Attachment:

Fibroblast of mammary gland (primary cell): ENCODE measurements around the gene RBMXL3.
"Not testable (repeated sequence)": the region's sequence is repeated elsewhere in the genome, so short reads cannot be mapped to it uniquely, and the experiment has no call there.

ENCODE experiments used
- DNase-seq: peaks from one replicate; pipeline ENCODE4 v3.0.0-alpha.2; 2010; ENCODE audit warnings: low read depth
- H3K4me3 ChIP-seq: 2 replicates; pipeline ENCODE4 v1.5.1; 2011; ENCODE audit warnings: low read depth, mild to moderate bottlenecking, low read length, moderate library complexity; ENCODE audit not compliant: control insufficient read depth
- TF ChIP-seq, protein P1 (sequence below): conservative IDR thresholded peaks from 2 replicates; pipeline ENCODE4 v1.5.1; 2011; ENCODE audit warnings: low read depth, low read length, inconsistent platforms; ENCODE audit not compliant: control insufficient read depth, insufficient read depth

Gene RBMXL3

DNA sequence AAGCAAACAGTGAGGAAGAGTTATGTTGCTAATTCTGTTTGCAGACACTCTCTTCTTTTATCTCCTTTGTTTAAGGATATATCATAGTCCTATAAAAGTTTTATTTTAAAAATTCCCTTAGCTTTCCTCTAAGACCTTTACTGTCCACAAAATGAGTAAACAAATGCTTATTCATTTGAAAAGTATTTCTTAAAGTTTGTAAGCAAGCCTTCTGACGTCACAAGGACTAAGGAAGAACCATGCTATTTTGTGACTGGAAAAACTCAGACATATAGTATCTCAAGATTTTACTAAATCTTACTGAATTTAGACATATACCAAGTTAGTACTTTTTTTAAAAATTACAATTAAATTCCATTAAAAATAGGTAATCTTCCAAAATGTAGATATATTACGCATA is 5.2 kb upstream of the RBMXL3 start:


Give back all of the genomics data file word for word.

Fibroblast of mammary gland (primary cell): ENCODE measurements around the gene RBMXL3.
"Not testable (repeated sequence)": the region's sequence is repeated elsewhere in the genome, so short reads cannot be mapped to it uniquely, and the experiment has no call there.

ENCODE experiments used
- DNase-seq: peaks from one replicate; pipeline ENCODE4 v3.0.0-alpha.2; 2010; ENCODE audit warnings: low read depth
- H3K4me3 ChIP-seq: 2 replicates; pipeline ENCODE4 v1.5.1; 2011; ENCODE audit warnings: low read depth, mild to moderate bottlenecking, low read length, moderate library complexity; ENCODE audit not compliant: control insufficient read depth
- TF ChIP-seq, protein P1 (sequence below): conservative IDR thresholded peaks from 2 replicates; pipeline ENCODE4 v1.5.1; 2011; ENCODE audit warnings: low read depth, low read length, inconsistent platforms; ENCODE audit not compliant: control insufficient read depth, insufficient read depth

Gene RBMXL3

DNA sequence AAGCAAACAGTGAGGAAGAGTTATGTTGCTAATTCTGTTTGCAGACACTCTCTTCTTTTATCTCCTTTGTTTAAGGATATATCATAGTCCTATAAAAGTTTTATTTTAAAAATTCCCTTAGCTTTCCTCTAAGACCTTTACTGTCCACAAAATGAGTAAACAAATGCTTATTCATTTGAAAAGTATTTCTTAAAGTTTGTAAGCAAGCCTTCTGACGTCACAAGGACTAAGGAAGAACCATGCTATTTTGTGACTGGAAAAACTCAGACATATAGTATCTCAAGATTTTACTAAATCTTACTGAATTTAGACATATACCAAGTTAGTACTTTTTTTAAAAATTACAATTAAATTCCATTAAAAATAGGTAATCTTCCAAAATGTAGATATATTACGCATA is 5.2 kb upstream of the RBMXL3 start: